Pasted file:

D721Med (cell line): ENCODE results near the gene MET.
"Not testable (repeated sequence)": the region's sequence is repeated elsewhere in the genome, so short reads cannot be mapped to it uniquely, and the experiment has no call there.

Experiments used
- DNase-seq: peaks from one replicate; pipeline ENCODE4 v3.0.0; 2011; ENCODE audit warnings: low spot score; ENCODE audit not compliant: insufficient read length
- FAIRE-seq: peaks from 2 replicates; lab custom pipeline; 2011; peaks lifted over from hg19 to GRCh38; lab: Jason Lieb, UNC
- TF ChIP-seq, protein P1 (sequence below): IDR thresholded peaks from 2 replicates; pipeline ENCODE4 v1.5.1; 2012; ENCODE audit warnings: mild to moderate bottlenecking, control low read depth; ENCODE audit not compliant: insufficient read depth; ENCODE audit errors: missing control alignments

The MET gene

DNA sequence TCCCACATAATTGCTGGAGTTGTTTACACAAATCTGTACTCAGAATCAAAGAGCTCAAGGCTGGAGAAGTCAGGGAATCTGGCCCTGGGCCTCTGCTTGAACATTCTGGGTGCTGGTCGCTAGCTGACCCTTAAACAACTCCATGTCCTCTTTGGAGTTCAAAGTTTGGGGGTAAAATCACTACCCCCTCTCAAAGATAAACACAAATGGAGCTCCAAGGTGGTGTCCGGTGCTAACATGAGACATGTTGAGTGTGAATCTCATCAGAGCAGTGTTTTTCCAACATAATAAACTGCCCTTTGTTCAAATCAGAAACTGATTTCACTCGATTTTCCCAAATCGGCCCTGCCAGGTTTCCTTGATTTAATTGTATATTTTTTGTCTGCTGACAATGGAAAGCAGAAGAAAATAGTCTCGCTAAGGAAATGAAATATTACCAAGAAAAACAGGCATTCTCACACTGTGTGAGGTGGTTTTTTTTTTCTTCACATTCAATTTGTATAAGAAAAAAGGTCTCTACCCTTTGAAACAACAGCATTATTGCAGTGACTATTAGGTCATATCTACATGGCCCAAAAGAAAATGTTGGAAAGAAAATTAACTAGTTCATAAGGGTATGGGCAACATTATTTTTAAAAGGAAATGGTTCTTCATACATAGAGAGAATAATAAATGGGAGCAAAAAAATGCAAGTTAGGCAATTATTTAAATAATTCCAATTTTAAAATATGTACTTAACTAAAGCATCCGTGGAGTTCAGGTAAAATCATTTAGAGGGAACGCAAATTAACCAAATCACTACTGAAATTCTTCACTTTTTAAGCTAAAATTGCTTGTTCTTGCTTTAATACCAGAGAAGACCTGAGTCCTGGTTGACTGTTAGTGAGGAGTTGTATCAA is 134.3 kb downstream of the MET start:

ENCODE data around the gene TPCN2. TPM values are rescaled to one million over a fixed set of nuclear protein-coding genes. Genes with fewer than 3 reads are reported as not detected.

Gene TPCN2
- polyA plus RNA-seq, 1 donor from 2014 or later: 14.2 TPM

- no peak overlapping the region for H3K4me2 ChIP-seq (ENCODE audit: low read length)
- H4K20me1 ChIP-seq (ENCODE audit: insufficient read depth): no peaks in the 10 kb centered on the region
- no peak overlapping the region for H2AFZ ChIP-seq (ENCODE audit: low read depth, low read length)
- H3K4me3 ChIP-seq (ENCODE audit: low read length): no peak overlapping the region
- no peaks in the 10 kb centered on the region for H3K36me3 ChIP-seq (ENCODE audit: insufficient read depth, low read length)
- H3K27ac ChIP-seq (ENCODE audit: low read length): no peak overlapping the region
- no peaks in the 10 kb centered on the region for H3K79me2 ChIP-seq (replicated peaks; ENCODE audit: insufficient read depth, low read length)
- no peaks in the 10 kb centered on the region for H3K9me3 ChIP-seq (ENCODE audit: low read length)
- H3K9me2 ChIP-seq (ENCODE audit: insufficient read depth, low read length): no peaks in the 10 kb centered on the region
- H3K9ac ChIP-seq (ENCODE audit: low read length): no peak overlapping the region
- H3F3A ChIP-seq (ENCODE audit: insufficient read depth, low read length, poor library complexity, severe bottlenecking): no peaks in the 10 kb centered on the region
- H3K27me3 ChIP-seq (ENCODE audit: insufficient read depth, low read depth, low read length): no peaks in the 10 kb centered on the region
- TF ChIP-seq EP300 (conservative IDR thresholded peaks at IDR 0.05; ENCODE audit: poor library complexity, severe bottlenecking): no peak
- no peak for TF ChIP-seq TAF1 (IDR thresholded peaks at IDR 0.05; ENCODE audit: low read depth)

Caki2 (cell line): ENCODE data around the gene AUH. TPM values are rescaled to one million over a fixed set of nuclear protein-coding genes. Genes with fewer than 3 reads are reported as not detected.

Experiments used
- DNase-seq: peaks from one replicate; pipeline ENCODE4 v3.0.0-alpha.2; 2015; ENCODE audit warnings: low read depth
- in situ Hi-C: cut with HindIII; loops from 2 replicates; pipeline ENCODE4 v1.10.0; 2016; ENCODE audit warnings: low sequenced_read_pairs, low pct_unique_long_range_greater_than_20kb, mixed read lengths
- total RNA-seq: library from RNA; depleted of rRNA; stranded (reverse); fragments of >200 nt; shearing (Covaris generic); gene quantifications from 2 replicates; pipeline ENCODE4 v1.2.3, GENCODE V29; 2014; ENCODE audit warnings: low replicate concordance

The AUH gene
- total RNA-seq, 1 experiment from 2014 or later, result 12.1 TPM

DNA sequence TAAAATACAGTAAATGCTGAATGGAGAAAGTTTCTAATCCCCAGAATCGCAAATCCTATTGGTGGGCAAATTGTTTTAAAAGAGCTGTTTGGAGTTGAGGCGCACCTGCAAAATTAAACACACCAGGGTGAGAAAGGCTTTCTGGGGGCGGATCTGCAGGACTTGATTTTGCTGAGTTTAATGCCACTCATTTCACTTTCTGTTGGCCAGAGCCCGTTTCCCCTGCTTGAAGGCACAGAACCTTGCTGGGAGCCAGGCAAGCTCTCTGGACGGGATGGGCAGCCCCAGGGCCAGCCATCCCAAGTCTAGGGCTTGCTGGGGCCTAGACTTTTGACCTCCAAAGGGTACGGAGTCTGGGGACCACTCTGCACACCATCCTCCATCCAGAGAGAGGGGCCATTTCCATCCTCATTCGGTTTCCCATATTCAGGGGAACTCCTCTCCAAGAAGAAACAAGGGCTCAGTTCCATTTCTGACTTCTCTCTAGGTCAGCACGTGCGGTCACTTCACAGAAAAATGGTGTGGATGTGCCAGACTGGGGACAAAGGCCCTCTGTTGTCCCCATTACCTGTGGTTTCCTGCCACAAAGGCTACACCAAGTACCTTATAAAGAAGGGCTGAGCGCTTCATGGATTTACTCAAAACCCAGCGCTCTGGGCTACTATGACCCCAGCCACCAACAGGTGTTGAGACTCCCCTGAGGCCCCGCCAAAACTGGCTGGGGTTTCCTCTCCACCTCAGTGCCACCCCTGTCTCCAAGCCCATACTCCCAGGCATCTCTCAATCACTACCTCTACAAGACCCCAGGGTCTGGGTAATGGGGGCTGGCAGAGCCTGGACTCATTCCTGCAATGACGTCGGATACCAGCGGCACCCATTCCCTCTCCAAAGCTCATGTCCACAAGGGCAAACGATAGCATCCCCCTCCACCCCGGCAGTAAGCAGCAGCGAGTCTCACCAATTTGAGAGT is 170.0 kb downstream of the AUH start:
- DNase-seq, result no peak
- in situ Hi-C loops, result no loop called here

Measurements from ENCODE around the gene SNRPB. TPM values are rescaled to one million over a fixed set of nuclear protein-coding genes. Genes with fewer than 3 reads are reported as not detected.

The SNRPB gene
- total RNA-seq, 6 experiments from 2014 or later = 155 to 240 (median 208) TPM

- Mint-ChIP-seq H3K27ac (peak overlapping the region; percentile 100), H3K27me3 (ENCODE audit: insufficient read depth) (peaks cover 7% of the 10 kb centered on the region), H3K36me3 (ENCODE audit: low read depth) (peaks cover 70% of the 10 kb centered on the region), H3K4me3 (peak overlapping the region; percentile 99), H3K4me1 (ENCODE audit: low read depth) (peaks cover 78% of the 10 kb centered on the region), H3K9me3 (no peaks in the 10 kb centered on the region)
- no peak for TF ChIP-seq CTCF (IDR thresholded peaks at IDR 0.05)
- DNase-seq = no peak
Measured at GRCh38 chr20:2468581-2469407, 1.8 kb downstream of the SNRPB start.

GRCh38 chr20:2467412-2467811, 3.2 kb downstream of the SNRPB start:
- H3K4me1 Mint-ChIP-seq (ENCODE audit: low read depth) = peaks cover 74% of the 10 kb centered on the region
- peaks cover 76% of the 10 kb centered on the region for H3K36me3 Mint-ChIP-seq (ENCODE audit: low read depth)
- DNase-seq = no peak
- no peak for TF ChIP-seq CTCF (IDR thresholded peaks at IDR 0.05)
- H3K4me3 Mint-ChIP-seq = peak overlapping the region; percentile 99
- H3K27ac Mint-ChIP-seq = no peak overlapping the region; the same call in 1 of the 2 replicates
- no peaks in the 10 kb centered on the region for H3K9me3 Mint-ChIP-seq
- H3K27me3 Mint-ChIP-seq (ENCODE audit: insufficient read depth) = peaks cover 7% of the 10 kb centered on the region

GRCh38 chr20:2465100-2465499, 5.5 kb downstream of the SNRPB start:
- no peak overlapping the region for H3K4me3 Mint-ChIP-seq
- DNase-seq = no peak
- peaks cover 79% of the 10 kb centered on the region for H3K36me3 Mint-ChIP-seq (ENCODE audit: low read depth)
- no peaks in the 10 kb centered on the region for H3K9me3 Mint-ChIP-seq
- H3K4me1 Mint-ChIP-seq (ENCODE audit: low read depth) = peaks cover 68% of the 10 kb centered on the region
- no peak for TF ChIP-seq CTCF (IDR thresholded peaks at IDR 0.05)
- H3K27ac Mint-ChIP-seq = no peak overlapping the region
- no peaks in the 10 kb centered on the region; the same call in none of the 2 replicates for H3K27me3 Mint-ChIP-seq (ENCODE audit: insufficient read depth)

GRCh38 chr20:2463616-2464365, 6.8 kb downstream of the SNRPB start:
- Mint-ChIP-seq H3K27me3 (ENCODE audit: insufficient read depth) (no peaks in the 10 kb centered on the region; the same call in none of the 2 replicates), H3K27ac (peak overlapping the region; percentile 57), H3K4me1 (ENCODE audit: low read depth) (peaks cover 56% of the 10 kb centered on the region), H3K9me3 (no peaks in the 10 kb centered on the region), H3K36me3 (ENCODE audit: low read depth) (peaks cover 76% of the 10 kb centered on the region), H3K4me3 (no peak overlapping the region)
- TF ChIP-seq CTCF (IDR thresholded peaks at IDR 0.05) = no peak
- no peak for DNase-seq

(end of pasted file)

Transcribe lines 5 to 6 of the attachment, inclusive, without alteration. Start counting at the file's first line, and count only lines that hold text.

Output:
- FAIRE-seq: peaks from 2 replicates; lab custom pipeline; 2011; peaks lifted over from hg19 to GRCh38; lab: Jason Lieb, UNC
- TF ChIP-seq, protein P1 (sequence below): IDR thresholded peaks from 2 replicates; pipeline ENCODE4 v1.5.1; 2012; ENCODE audit warnings: mild to moderate bottlenecking, control low read depth; ENCODE audit not compliant: insufficient read depth; ENCODE audit errors: missing control alignments